You Might Like
Scolopendra subspinipes
Scolopendra subspinipes

Scolopendra subspinipes is a species of very large centipede found throughout eastern Asia. One of the most widespread and common species in the genus Scolopendra, this species is also found on virtually all land areas around and within the Indian Ocean, all of tropical and subtropical Asia from Russia to the islands of Malaysia and Indonesia, Australia, South and Central America, the Caribbean islands, and possibly parts of the southern United States. However, how much of this range is natural and how much due to human introduction is unclear.[1][2]

With a wide geographic range and numerous color variations, the species is known by a great many common names including Chinese red-headed centipede, jungle centipede, orange-legged centipede, red-headed centipede and Vietnamese centipede.

It is among the largest centipedes with a maximum length of 20 cm.[3] This centipede is an active, aggressive predator that preys on any animal it can overpower.[4]


This is a large species which can grow up to 20 cm in length.[3] It has colour variations. Its body is usually red or reddish brown with yellow or yellow-orange legs. In common with other members of genus Scolopendra, it has 21 body segments with each segment having one pair of legs attached. A pair of modified legs known as forcipules can be found on its head, which is covered by a flat shield and bears a pair of antennae. The forcipules are the major tools used by the centipede to kill its prey or for defense, as they have sharp claws that connect to venom glands. Centipedes breathe through the openings located along sides of their bodies. These openings are either round-shaped or S-shaped. They have simple eyes with poor vision, so they rely much on touch and their chemoreceptors.[5]


The species can be found in tropical and subtropical regions throughout the Old World. It is also one of only three species of centipedes in Hawaii.[6]

Diet and behavior

This is an aggressive and nervous arthropod which is ready to strike if interfered with and is sensitive to vibrations nearby.[3][4] It preys primarily on insects and arachnids, including spiders, scorpions, and vinegaroons. However, if it is large enough to overpower small vertebrates like mice or small reptiles, it will readily attempt to consume them as well. It tends to try to eat almost every living animal it encounters that is not longer than itself.[4] It attacks its prey with the last prehensorial legs, then curves its head quickly behind to implant its venomous jaws deeply and firmly into the prey. The prey is held by the centipede's other legs until it dies from the fast-acting venom. During a fight, the centipede will use its entire body coiling the prey or enemy with its legs firmly attaching to the body of the opponent. Then, it will quickly penetrate its forcipules into the victim for venom injection.[6]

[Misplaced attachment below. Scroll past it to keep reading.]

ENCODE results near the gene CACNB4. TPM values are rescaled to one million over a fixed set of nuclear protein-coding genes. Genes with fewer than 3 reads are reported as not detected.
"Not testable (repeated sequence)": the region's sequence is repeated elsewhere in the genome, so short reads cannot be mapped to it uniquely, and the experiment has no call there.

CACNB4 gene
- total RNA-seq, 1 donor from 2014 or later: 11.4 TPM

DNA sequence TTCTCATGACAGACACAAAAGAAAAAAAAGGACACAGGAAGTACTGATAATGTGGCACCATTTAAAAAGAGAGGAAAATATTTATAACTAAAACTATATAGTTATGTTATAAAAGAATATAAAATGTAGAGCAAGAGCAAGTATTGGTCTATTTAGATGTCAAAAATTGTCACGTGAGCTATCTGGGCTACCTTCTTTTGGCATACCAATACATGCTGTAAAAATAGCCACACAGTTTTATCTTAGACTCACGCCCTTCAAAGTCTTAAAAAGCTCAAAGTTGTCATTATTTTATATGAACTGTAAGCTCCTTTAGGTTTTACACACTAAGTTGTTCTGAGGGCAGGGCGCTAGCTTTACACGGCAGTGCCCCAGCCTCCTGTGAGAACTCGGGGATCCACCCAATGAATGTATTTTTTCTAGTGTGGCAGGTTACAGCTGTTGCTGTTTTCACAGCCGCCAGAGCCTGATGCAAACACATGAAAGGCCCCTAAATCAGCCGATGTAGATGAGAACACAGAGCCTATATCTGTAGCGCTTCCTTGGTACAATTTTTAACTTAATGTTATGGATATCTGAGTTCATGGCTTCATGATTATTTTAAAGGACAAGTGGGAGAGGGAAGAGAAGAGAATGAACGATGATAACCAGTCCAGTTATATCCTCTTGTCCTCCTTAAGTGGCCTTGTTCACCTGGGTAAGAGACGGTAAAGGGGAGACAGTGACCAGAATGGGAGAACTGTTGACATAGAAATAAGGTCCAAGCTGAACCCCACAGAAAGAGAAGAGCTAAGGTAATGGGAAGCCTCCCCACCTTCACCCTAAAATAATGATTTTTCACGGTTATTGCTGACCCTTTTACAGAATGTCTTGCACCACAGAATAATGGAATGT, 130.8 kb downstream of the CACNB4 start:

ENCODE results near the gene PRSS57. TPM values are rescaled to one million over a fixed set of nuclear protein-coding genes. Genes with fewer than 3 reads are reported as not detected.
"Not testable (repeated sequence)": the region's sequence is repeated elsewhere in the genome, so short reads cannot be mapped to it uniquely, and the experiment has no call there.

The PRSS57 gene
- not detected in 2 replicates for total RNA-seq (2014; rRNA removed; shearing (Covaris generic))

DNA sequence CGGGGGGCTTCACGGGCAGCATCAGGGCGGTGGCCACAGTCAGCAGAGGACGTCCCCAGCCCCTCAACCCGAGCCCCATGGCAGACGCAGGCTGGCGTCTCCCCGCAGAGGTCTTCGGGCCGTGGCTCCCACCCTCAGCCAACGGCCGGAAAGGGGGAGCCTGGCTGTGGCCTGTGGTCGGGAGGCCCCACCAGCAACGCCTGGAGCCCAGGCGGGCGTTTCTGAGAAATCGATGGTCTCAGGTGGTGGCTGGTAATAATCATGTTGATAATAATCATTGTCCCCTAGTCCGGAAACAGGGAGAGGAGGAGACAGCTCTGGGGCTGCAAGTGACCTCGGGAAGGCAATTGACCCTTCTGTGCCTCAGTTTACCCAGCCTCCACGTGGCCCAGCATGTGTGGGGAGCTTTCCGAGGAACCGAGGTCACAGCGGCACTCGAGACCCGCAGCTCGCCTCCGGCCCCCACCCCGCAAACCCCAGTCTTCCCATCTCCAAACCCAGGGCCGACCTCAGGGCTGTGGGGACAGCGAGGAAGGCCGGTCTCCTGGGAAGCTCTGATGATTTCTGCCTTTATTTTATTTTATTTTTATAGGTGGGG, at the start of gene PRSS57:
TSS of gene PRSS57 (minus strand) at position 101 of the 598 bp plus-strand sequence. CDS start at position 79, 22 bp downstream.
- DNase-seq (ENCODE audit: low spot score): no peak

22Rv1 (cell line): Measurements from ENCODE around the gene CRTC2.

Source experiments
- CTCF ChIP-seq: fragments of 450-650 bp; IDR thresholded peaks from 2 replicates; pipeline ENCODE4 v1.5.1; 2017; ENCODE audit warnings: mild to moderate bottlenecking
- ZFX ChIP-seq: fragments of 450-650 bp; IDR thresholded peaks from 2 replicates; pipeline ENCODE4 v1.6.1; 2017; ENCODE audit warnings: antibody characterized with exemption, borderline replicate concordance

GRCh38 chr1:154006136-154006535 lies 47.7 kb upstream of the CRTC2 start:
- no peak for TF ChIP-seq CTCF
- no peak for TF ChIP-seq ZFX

The male produces capsules containing mature sperm cells, spermatophores, which are deposited in a reservoir called the spermathecae of the female during mating. The female then fertilizes her immature eggs, oocytes, and deposits them in a dark, protected area. The female lays 50 to 80 eggs which she vigilantly protects until they hatch and the baby centipede molt once. If danger is detected she will wrap around her babies to keep them safe. The young centipedes molt once each year, and take three to four years to attain full adult size. Adults molt once every year. They may live for 10 years or more.[6]


Scolopendra subspinipes has been reported as the apparent cause of a human death. The fatal case was in Philippines in which the centipede bit a seven-year-old girl on her head. She died 29 hours later.[4] There have been no other verifiable cases of centipede bite being implicated in human fatalities.[3]

Human uses

S. subspinipes is a popular pet among arthropod hobbyists.[4] The centipede was a traditional food source for Aboriginal Australians [7]


The number of subspecies of S. subspinipes is unclear and varies between authors. Taxonomic characters have incorporated plastic traits such as colour and sulcus structure and the number and position of spines, producing indistinguishable and intergrading subspecies.[2] A 2012 review found that one former subspecies, S. subspinipes cingulatoides is in fact a distinct species, and that S. subspinipes has no valid subspecies.[2]

You Might Like